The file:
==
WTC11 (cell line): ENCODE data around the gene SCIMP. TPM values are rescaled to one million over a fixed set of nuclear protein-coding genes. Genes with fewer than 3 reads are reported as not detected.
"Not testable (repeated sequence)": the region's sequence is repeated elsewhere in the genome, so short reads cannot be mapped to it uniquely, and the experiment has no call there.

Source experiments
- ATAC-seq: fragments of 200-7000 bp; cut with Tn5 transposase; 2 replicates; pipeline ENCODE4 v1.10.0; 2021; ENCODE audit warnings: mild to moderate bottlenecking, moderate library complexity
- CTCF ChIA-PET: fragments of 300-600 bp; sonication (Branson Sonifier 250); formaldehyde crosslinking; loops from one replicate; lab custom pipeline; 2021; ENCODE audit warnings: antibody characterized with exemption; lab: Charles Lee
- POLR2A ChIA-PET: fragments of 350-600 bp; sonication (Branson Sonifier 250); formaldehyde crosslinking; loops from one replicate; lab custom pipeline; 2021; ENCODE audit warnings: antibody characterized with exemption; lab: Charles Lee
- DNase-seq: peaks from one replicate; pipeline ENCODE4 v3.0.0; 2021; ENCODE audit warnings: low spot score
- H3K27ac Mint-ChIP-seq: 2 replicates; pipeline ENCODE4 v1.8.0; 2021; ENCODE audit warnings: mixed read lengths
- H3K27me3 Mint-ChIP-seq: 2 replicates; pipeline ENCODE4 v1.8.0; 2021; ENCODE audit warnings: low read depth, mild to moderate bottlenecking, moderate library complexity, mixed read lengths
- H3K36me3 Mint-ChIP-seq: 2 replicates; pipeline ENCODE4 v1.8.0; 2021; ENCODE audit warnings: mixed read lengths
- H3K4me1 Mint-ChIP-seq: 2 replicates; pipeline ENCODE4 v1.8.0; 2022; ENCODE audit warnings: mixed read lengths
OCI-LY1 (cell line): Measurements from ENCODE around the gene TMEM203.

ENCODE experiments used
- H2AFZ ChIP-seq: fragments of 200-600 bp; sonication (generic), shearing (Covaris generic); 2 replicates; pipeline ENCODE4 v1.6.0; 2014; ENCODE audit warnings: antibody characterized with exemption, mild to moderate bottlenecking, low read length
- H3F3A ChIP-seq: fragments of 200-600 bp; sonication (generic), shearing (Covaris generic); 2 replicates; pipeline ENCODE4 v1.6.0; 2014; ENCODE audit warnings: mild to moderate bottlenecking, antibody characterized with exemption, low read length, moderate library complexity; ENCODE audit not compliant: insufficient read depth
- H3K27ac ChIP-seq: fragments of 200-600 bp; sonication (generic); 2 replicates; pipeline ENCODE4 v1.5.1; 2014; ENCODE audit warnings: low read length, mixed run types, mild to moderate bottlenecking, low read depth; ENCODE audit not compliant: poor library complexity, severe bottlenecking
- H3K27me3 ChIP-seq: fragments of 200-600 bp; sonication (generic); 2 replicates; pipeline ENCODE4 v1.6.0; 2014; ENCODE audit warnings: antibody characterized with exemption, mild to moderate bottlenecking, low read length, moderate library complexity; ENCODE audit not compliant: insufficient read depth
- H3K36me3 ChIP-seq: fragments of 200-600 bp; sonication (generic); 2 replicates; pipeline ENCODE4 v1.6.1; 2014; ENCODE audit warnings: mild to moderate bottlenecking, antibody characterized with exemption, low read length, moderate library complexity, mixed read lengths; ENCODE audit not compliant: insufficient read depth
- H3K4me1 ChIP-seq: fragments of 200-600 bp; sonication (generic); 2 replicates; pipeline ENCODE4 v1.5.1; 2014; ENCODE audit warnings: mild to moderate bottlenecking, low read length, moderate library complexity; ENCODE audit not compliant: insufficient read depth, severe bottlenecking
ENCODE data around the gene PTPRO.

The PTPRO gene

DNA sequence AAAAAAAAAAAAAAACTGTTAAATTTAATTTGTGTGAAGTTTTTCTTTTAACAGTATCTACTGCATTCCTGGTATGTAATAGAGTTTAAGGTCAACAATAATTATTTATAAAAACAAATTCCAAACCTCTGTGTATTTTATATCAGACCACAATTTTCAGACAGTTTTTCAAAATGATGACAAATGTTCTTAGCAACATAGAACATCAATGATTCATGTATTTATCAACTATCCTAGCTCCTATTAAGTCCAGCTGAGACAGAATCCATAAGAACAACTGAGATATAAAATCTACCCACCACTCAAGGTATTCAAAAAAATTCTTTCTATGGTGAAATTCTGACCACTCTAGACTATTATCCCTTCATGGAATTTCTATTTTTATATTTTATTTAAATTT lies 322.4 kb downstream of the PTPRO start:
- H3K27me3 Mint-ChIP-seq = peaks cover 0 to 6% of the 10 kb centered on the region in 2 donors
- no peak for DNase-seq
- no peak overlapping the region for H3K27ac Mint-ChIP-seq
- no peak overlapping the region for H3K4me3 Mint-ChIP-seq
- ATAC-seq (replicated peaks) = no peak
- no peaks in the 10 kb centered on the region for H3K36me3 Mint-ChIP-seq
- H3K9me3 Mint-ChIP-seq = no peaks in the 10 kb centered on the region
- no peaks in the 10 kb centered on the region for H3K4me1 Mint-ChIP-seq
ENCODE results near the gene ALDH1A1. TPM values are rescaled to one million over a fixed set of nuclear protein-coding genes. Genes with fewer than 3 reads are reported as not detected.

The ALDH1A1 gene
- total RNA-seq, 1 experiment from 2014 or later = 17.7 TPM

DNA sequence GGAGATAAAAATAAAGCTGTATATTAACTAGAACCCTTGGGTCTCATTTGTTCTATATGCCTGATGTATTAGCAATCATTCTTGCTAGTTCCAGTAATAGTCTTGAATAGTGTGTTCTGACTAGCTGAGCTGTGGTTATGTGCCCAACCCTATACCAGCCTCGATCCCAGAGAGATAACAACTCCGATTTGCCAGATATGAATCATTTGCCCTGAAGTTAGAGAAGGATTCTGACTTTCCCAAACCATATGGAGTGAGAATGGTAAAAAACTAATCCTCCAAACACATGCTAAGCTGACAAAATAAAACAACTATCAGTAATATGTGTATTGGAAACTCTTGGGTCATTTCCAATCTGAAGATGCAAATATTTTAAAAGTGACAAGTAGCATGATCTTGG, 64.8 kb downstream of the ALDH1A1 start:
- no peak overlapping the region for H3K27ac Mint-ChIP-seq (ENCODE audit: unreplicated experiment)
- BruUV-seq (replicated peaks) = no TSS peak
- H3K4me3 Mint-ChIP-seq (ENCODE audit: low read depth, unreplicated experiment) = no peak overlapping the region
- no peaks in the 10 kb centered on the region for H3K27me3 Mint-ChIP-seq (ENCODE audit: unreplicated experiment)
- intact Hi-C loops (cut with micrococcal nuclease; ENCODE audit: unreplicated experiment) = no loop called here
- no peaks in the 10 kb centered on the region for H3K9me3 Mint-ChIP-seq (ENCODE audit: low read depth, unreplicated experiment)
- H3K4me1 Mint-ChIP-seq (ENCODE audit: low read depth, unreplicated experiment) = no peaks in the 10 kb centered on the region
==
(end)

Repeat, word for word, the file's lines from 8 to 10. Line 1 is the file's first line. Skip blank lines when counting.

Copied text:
- H3K27ac Mint-ChIP-seq: 2 replicates; pipeline ENCODE4 v1.8.0; 2021; ENCODE audit warnings: mixed read lengths
- H3K27me3 Mint-ChIP-seq: 2 replicates; pipeline ENCODE4 v1.8.0; 2021; ENCODE audit warnings: low read depth, mild to moderate bottlenecking, moderate library complexity, mixed read lengths
- H3K36me3 Mint-ChIP-seq: 2 replicates; pipeline ENCODE4 v1.8.0; 2021; ENCODE audit warnings: mixed read lengths